Spring is in the air. There’s more daylight and warm sunshine to go around, birds are chirping away, and buds are beginning to appear.
Back in January, when it was cold and dark and we were still recovering from the holidays, many of us laid out a vision for the new year ahead, defined some goals, and set our New Year’s resolutions.
Well, we’re about a quarter of the way through the year. How’s that going?
If you’re like most people, you gave up on your resolution weeks ago. It’s estimated that 80 percent of new year’s resolutions are tossed aside by the second week in February.
Why is that? Are most of us lazy and undisciplined? Are our goals unrealistic and unattainable?
Maybe it’s a matter of timing. Is January 1, in the midst of winter, really the best time to set out to achieve new goals?
According to ancient Chinese medicine, for example, one should live in harmony with the seasons, and winter is a time when life tends to recede into rest and hibernation. Days are shorter and we are encouraged to be gentle with our bodies and take care of ourselves by allowing restoration. It is also a good time for calm introspection and thinking.
Perhaps winter is the best time to enjoy restorative soups and teas, learn new ideas through books, and consider our own ideas through writing or simply daydreaming. Rather than pushing through tough workouts in early morning darkness, for example, what if we prioritized things like rest and gentle stretching, preparing our bodies for the coming season?
Spring, by contrast, brings about an awakening. The earth warms, the sun shines upon us, and life begins to grow. The conditions to be creative and put goals into action—whether they’re related to fitness, finance, relationships, family, home life, career, education, creativity, or anything else—are now ripe.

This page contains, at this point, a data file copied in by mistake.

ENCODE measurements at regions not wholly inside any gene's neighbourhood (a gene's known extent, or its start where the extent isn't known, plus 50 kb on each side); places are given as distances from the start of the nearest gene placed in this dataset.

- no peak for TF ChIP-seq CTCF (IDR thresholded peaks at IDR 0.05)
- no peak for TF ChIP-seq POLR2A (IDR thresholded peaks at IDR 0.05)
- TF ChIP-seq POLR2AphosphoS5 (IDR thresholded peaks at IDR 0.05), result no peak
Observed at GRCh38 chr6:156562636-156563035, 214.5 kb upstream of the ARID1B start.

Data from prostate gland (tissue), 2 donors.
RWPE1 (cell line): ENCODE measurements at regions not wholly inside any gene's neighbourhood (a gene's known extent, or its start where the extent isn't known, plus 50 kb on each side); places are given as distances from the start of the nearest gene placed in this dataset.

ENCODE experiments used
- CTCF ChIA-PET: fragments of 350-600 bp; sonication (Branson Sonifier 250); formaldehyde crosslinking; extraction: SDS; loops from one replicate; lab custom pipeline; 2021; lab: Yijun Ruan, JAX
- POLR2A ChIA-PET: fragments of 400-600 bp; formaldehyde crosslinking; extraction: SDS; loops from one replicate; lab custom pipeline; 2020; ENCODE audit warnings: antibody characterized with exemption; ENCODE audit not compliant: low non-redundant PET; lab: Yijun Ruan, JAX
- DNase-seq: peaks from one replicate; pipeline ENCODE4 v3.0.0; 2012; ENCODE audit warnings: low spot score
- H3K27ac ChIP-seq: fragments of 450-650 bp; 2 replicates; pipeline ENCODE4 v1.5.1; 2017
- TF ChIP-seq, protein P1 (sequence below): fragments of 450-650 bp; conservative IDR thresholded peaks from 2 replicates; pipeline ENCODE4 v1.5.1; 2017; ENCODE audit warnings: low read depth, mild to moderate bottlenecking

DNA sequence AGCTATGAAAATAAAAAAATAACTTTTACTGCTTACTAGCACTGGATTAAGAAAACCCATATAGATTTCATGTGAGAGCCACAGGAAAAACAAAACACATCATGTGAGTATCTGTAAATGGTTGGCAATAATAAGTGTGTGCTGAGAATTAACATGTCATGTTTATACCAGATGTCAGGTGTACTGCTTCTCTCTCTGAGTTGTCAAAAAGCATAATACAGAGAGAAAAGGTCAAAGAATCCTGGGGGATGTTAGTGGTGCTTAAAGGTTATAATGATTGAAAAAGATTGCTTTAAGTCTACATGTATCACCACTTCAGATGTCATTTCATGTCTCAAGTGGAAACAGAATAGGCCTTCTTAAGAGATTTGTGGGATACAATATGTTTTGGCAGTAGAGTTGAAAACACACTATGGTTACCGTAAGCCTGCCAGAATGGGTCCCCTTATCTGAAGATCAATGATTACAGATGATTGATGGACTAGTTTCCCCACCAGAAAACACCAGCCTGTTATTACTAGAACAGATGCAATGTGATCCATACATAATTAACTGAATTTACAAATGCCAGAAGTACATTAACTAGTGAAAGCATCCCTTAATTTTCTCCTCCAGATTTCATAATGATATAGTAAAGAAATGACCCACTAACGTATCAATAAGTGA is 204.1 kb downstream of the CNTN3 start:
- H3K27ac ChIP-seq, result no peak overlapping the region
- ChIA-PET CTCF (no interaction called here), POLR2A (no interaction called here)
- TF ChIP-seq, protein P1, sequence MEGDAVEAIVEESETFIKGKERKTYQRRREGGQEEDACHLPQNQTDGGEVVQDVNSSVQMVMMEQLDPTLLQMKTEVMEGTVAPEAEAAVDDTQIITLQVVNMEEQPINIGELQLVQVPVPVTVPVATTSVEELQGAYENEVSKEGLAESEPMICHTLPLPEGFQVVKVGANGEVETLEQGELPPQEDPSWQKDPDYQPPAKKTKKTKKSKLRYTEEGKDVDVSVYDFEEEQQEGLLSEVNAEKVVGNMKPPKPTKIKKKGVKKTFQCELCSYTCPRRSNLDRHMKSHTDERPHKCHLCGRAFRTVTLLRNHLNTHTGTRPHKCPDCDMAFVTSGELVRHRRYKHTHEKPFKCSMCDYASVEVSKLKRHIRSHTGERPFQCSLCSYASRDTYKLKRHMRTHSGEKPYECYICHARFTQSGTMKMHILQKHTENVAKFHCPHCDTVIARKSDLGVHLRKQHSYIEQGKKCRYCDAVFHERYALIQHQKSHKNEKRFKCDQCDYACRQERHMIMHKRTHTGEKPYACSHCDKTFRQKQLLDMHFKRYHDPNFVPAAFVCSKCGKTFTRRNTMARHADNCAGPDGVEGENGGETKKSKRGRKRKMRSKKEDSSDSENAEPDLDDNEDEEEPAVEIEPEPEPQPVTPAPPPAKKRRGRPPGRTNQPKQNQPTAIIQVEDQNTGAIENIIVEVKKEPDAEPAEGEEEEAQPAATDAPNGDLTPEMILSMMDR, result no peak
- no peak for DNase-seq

More fresh air and sunshine energize us and propel us into action. The general energy of the season is more in line with the activity and movement necessary to take aim at new goals.
What if instead of embarking on our New Year’s resolutions on New Year’s Day, we instead begin to think about our goals and spend the winter season pondering our objectives, learning, reflecting, and setting our aims?
Come spring, we can leap into action. Acting in line with the energy of the season, it should be easier to maintain consistent effort toward achieving a goal. By the time next winter arrives, the effort might have become a habit.
So don’t fret that you’ve failed to keep your New Year’s resolutions. Instead, take advantage of the dawning spring energy.
Reassess whether or not that goal you had on January 1 is still one you wish to pursue. Set a vision for the future regarding the different areas of your life. Aim for incremental improvements over the long haul, celebrate progress rather than perfection, feel the sunshine in your face as you go, and spring into action!